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Cane sugar, in various processed forms.

Cane sugar, in various processed forms.

Romain Behar/Wikimedia

Sugar helps fuel bitter nutrition debate in U.S., U.K.

Efforts are under way to convince both American and British consumers to eat healthier foods—and today, government-led proposals on both sides of the Atlantic are, predictably, generating much debate.

In the United States, the Food and Drug Administration (FDA) today held a public meeting to discuss draft changes it proposed in February to its Nutrition Facts label, the cliff notes summarizing the amount of fats, protein, carbohydrates, sugars, and more found in food and beverages. FDA hasn’t overhauled the food label since 1993. Since then, obesity rates, eating patterns, and our understanding of various nutrients have changed substantially. “The evidence requires a rethinking,” said Michael Jacobson, executive director of the Center for Science in the Public Interest. That’s the one point upon which everyone seems to agree—but reaching consensus looks unlikely. FDA has received more than 4000 comments on its draft proposal and recently extended the comment period to early August.

Like other nutritional advocates, Jacobson, who spoke at today’s meeting in downtown Washington, D.C., embraces FDA’s suggestion to include so-called added sugars—sugars that are added to foods—to labels. “Added sugars exert deleterious health effects beyond empty calories,” agreed Frank Hu, who studies nutrition and epidemiology at Harvard Medical School in Boston and who also spoke. There’s “compelling evidence,” he argued, that they contribute to obesity and diabetes as well as to other health problems. One question, though, was whether simply listing the amount of added sugars, as FDA proposes, is sufficient. Jacobson wants the agency to include the amount as a percentage of a recommended daily dose—after all, consumers are unlikely to deduce whether 1 gram, 5 grams, or 15 grams are problematic unless they’re provided context. FDA says it lacks a scientific basis for setting such a limit.

That’s one place FDA diverges from the United Kingdom’s Scientific Advisory Committee on Nutrition. It released a behemoth 366-page report earlier today recommending that the population as a whole have an average consumption of “free sugar” that’s 5% of the diet. (Free sugar includes added sugars, as well as sugars naturally present in honey, syrups, and unsweetened fruit juices.) In both countries, people consume far more added sugar than is considered healthy; in the United States, it makes up on average 16% of calories.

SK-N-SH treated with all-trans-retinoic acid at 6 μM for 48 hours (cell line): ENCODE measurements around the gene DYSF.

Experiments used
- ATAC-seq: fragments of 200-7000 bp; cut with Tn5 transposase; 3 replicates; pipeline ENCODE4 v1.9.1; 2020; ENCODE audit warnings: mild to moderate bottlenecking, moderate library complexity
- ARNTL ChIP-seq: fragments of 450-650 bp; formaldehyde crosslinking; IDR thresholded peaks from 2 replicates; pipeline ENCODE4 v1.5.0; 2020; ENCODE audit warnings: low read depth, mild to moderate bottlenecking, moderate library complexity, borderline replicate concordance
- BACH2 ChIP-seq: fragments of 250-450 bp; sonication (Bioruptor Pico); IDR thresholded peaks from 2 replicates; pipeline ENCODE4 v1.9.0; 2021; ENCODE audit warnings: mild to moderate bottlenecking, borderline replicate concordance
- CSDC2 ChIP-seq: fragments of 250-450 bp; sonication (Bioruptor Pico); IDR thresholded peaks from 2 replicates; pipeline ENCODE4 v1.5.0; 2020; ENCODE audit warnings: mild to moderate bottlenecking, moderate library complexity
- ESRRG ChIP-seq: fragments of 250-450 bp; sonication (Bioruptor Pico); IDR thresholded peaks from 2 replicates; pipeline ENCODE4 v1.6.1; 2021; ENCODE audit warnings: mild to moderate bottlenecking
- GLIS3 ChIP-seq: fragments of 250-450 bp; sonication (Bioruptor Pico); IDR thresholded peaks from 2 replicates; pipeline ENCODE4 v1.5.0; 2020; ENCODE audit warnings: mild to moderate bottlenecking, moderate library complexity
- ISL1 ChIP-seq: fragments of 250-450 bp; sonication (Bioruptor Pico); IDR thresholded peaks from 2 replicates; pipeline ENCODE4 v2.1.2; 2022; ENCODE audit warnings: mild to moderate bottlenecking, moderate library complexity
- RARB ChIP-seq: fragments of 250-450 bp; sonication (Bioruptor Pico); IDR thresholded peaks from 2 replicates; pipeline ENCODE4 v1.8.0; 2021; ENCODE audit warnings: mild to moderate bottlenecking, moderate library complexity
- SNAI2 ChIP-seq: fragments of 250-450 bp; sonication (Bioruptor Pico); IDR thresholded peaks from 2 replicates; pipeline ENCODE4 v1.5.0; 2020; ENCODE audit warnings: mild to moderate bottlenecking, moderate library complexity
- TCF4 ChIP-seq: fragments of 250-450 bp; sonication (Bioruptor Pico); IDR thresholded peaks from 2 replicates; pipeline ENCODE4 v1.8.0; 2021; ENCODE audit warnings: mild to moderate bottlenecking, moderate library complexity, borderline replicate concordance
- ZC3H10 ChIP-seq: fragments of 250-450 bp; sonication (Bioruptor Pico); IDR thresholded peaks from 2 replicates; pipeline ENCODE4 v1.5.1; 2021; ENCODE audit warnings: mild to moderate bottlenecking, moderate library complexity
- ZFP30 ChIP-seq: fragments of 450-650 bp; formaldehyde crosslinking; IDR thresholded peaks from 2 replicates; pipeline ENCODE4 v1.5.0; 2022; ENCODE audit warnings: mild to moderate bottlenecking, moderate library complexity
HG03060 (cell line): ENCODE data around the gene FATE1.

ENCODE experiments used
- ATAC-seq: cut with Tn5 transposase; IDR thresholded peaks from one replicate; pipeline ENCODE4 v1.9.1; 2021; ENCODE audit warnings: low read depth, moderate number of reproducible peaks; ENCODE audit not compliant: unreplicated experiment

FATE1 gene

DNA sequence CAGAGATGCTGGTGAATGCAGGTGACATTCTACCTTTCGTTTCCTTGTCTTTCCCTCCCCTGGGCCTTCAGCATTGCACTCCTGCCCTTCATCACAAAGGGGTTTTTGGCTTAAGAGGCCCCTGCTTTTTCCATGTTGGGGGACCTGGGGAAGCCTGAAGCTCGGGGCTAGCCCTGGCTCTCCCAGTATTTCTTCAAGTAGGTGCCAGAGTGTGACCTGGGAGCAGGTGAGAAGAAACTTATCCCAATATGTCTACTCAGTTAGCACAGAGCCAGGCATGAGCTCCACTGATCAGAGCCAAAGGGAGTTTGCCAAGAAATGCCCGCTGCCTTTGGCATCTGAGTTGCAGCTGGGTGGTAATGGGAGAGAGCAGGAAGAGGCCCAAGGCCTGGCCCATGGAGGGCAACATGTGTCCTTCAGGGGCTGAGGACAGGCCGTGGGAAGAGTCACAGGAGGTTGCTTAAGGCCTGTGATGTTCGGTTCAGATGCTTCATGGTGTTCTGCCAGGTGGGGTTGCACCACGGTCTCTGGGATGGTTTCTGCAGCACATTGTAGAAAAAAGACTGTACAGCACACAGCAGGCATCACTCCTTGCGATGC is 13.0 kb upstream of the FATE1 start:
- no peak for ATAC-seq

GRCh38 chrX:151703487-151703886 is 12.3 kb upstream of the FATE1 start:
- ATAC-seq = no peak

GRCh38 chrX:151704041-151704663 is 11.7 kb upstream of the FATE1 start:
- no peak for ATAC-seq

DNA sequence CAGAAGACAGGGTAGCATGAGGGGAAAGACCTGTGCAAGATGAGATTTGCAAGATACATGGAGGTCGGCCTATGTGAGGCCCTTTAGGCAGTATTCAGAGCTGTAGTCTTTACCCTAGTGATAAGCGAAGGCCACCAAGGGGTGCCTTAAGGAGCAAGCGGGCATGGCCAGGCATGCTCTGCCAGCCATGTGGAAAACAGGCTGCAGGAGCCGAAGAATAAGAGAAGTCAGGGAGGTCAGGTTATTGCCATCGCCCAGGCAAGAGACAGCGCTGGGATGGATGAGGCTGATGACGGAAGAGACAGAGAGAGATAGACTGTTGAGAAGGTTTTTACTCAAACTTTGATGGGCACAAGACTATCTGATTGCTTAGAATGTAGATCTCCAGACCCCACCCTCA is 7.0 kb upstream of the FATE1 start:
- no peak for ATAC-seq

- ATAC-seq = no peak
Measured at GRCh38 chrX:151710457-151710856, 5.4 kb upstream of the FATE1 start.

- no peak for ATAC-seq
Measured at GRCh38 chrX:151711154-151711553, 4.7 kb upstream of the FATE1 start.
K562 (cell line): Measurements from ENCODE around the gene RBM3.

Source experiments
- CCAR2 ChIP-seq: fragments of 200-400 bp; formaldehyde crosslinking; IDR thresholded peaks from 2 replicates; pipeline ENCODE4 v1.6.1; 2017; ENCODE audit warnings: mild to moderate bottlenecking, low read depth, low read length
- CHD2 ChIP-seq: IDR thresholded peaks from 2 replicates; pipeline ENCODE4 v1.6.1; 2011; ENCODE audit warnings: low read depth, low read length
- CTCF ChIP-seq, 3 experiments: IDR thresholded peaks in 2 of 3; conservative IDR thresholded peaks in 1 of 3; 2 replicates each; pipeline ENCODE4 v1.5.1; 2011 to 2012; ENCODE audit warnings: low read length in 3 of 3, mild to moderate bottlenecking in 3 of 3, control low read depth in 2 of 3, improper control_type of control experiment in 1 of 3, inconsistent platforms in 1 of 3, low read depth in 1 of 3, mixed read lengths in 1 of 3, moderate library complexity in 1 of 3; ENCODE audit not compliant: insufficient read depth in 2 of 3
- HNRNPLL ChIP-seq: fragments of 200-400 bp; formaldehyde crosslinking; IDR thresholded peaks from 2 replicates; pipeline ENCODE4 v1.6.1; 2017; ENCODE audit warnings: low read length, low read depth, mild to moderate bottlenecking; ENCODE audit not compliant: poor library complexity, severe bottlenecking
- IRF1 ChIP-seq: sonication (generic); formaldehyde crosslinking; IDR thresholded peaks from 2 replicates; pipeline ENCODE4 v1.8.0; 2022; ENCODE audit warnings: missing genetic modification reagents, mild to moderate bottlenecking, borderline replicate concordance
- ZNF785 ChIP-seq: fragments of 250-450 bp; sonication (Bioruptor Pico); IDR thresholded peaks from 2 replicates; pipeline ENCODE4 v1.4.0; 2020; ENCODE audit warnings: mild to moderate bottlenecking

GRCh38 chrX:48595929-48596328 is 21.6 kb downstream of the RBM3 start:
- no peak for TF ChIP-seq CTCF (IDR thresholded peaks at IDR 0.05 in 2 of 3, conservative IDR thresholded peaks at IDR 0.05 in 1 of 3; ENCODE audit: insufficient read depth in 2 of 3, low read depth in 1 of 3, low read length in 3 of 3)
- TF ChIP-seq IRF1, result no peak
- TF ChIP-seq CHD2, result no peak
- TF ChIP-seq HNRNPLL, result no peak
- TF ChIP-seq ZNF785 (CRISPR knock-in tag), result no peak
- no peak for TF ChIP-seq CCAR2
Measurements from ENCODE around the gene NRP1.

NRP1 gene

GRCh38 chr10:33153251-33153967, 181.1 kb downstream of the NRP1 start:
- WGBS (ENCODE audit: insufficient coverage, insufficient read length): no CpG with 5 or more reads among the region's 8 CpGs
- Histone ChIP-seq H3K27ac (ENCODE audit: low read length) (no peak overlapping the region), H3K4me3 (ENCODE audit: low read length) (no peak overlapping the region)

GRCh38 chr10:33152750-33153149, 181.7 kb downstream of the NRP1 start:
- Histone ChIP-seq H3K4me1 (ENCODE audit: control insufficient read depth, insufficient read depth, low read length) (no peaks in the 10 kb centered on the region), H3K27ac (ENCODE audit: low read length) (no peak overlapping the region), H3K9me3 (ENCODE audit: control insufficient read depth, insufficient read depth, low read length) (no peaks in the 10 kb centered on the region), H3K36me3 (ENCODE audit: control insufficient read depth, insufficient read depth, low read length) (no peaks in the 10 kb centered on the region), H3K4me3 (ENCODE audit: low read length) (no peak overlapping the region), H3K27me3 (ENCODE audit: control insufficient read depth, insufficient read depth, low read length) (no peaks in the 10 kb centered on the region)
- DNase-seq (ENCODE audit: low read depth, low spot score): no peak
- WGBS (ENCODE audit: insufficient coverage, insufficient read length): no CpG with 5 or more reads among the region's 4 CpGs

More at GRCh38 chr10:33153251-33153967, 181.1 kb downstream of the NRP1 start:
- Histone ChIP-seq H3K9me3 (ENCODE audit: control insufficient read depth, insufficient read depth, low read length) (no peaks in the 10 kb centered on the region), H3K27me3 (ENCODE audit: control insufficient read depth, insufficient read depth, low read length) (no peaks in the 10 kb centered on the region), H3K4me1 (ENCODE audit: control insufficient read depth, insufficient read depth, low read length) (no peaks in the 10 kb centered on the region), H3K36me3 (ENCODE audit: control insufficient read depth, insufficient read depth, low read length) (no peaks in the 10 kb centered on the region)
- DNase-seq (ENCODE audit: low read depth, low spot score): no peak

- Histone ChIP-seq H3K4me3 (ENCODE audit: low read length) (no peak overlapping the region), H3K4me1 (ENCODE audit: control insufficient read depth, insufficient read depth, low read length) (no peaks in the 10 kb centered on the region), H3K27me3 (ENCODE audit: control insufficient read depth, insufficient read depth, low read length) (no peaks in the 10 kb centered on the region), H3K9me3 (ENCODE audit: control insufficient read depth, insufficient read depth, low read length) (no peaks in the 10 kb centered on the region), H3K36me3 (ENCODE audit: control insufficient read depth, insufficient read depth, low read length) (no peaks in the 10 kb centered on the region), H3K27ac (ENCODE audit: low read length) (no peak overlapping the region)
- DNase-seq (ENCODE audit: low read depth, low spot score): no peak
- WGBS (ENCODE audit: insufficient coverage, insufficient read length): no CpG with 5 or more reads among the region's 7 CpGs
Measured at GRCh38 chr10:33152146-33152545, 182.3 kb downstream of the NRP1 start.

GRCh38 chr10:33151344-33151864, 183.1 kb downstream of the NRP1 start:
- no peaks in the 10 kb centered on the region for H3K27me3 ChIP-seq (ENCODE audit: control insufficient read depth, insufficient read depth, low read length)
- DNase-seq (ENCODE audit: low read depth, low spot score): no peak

Industry groups are not happy with some of the recommendations. “We believe certain aspects of the proposal lack some merit, particularly the addition of added sugar,” said Donna Garren, who was representing the American Frozen Food Institute at the FDA meeting. A BBC story about the U.K. proposal quoted the sugar industry saying that “demonising one ingredient” will not solve the epidemic of obesity.

FDA is proposing numerous other changes to its nutrition label. Among them: dropping the requirement to list how much vitamin A and vitamin C are in foods, because evidence suggests deficiencies in those vitamins are rare. Instead, FDA wants manufacturers to list how much vitamin D and potassium their foods include, because of the importance of the first in bone health and the second in controlling blood pressure.

As nutritional science advances and, in some cases, becomes increasingly nuanced, there’s concern that efforts to simplify labels so consumers can quickly understand them risk going too far. FDA, for example, wants to enlarge the calorie count in foods. Hu understands this instinct, but points out that calories aren’t everything—highlighting them risks sending customers to buy products with artificial sweeteners that are less healthy, rather than high-calorie foods such as nuts and seeds that are more healthy. FDA is proposing removing the “Calories from Fat” label, because more and more evidence suggests that certain fats are good for you.

After lunch today, speaker after speaker stood up to comment on FDA’s plan, usually suggesting the agency was either not doing enough or going too far. Should sodium recommendations be lower? Should phosphorus be added to labels, as a useful guide for people with kidney disease who may need to keep an eye on phosphorus intake? Should FDA’s food labels try to reduce intake of saturated fat? The list goes on—along with the research parsing the many variables of our diets.